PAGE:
The Long Grove Psychiatrists Of 1911
If you look at the 1911 census for the Long Grove Asylum there were seven doctors, including the Medical Superintendent. The other six varied in age between 26 and 37 and some were just starting out in psychiatry. What may surprise you is just how distinguished in the field of psychiatry several of these people became. For information about the history of Long Grove and other local asylums, please see Epsom's Hospitals Cluster
Postcard Aerial View of Long Grove Hospital
DR GUY FOSTER BARHAM (Medical Officer)
Guy Foster Barham, son of a merchant, was born in Bridgwater, Somerset in 1873. He qualified in 1901 and was at Long Grove until at least 1915. After that he became Medical Superintendent of the Claybury Mental Hospital, Woodford Bridge, Essex. He married Germaine Louisa Sophie Margaret/Marguerite Ceresole in Epsom district in 1911 and died in Cornwall on 30 August 1944.
Dormitory at Claybury Asylum 1893.
Image source: Wellcome Images
DR CHARLES HUBERT BOND (Medical Superintendent), later SIR CHARLES HUBERT BOND
Clergyman's son Charles Hubert Bond, usually known as Hubert, was born in Ogbourne St George, Wiltshire in 1870. He qualified in 1892 and was at the London County Asylum in Bexley and the Banstead Asylum before being appointed Medical Superintendent of the Ewell Epileptic Colony (later St Ebba's Hospital) in 1903. He went to Long Grove in 1907, where he stayed for about five years. He was known for recruiting able young psychiatrists, some of whom you see on this page.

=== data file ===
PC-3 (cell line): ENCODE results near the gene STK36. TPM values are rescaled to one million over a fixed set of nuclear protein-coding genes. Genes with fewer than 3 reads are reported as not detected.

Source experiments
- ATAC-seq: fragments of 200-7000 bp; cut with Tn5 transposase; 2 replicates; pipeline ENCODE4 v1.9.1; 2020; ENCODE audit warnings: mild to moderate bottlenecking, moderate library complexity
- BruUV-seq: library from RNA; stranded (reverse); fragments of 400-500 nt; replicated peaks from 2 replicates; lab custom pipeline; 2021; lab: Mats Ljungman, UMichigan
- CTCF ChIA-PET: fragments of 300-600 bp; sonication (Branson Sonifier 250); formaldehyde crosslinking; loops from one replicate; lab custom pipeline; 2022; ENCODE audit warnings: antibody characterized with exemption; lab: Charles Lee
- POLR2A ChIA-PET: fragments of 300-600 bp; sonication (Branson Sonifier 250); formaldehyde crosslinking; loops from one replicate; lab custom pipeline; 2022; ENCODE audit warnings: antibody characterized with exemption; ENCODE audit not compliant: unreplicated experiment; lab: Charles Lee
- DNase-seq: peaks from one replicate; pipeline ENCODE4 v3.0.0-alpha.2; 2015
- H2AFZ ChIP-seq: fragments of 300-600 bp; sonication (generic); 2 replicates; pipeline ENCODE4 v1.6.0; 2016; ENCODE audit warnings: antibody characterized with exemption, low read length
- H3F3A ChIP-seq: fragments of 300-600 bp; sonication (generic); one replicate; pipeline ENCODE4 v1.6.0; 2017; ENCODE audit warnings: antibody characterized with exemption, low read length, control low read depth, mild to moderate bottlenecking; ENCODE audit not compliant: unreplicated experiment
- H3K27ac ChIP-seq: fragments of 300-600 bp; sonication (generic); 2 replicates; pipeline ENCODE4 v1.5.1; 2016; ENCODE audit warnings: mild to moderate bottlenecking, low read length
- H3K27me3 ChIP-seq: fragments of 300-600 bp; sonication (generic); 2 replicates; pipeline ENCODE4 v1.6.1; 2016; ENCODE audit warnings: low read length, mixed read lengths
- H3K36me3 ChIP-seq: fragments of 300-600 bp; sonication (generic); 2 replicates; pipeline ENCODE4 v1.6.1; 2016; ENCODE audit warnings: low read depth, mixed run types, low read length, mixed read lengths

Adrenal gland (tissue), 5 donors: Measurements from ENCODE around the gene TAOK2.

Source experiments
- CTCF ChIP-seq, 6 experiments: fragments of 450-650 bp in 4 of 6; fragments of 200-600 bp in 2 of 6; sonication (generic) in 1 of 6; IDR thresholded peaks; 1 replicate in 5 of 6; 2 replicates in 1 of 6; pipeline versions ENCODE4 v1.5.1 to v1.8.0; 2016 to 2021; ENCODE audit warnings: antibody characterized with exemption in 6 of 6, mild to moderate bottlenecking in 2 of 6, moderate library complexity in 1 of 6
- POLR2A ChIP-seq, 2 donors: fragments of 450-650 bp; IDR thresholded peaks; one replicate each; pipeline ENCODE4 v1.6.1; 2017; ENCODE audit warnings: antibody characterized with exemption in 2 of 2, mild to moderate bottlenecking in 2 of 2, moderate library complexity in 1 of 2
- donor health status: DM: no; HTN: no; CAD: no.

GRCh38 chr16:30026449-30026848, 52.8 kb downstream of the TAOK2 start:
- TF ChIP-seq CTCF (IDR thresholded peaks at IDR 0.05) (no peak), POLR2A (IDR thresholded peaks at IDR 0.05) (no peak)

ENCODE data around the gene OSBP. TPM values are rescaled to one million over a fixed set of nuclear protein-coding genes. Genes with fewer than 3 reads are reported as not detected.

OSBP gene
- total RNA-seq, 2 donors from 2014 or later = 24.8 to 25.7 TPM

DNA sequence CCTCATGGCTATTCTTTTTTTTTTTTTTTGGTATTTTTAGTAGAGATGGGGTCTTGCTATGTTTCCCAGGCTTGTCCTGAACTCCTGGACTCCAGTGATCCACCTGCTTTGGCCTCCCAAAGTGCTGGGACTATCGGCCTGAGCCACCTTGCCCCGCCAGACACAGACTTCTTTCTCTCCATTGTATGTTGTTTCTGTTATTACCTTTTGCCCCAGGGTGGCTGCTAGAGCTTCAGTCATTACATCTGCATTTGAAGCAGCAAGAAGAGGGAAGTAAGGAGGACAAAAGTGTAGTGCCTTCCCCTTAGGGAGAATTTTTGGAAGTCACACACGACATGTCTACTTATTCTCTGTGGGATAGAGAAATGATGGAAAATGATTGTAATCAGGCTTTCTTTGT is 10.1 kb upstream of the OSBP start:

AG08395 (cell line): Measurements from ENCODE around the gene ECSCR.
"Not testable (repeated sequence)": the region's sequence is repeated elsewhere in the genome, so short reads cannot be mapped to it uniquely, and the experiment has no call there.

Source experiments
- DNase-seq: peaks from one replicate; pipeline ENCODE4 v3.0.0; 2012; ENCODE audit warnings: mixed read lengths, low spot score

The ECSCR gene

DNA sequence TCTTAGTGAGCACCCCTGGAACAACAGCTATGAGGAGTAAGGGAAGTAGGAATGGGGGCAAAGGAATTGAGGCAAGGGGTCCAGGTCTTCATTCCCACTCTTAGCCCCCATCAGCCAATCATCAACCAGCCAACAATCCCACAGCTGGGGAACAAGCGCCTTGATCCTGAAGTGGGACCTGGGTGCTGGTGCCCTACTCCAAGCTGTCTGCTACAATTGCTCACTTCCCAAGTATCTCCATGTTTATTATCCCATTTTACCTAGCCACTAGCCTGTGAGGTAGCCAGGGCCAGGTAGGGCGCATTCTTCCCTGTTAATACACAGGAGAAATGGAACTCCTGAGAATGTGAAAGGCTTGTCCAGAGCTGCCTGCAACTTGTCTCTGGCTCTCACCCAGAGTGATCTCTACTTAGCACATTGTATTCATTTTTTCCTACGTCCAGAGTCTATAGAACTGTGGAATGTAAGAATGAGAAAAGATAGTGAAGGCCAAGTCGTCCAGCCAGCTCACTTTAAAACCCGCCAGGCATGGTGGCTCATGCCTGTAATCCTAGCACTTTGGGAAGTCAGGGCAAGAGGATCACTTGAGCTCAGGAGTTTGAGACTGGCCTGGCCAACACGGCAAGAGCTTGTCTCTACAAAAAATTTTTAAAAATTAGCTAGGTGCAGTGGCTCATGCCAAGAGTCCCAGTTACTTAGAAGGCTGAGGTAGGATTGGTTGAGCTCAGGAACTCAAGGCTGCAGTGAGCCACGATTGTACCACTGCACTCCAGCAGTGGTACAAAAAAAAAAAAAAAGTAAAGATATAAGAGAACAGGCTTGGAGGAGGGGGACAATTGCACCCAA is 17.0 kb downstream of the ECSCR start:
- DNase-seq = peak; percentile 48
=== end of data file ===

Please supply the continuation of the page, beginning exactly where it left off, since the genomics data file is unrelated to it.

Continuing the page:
In 1912 Hubert was appointed a Commissioner in Lunacy and became Commissioner of the newly founded Board of Control in 1914. His career spiralled upwards until, in 1924, he and another doctor were sued for wrongful detention of a patient. He technically lost the case, but it was a contributing factor to a change in the law: the Mental Treatment Act of 1930 allowed mental patients to seek treatment voluntarily and also changed the term 'Asylum' to 'Hospital'. Hubert was a formidable administrator, a lecturer at the Maudsley Hospital (see Edward Mapother below) and a consultant to the Royal Navy on mental disorders. He was knighted in 1929 and died in Lancashire on 18 April 1945.
Hubert's wife was bank manager's daughter Janet Constance Laurie (died 1957).
DR GEOFFREY CLARKE (Medical Officer)
Geoffrey Clarke was born in 1877 in Chatteris, Cambridgeshire and qualified in 1901. After Long Grove he spent several years at the Banstead Asylum and then moved on to the London County Mental Hospital, Bexley (The Heath Asylum). He died in Salisbury in 1959.
DR ROBERT HENRY HATTEN JOLLY (Medical Officer)
Robert Henry Hatten Jolly, son of a GP, was born in Peterborough in 1884 and qualified in 1908. I do not know how long he was at Long Grove. He served in the RNVR during the First World War, rising to the rank of Surgeon Lieutenant-Commander. Subsequently he practised in the Midlands (e.g. Wolverhampton and Tettenhall, Staffordshire); he died in Sussex in 1968.
DR EDWARD MAPOTHER (Medical Officer)
Dr Edward Mapother
Image source: The US National Library of Medicine